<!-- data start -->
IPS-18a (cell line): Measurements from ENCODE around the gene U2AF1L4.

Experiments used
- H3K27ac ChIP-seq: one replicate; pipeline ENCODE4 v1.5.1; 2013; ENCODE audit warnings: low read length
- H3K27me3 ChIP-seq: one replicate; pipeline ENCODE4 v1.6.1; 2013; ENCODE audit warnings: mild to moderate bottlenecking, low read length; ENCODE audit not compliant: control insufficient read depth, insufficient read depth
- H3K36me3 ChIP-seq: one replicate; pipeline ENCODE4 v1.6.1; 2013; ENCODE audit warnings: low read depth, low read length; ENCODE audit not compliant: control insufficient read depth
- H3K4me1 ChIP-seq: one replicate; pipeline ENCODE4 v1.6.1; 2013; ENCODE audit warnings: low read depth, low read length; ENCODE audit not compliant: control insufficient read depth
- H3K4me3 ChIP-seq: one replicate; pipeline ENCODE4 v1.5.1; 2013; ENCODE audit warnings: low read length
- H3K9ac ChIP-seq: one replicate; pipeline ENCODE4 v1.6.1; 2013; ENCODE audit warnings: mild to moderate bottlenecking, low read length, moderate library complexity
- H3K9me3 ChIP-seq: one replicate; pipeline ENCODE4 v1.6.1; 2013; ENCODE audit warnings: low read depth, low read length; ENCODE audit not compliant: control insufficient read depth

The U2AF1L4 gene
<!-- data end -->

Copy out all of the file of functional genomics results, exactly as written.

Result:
IPS-18a (cell line): Measurements from ENCODE around the gene U2AF1L4.

Experiments used
- H3K27ac ChIP-seq: one replicate; pipeline ENCODE4 v1.5.1; 2013; ENCODE audit warnings: low read length
- H3K27me3 ChIP-seq: one replicate; pipeline ENCODE4 v1.6.1; 2013; ENCODE audit warnings: mild to moderate bottlenecking, low read length; ENCODE audit not compliant: control insufficient read depth, insufficient read depth
- H3K36me3 ChIP-seq: one replicate; pipeline ENCODE4 v1.6.1; 2013; ENCODE audit warnings: low read depth, low read length; ENCODE audit not compliant: control insufficient read depth
- H3K4me1 ChIP-seq: one replicate; pipeline ENCODE4 v1.6.1; 2013; ENCODE audit warnings: low read depth, low read length; ENCODE audit not compliant: control insufficient read depth
- H3K4me3 ChIP-seq: one replicate; pipeline ENCODE4 v1.5.1; 2013; ENCODE audit warnings: low read length
- H3K9ac ChIP-seq: one replicate; pipeline ENCODE4 v1.6.1; 2013; ENCODE audit warnings: mild to moderate bottlenecking, low read length, moderate library complexity
- H3K9me3 ChIP-seq: one replicate; pipeline ENCODE4 v1.6.1; 2013; ENCODE audit warnings: low read depth, low read length; ENCODE audit not compliant: control insufficient read depth

The U2AF1L4 gene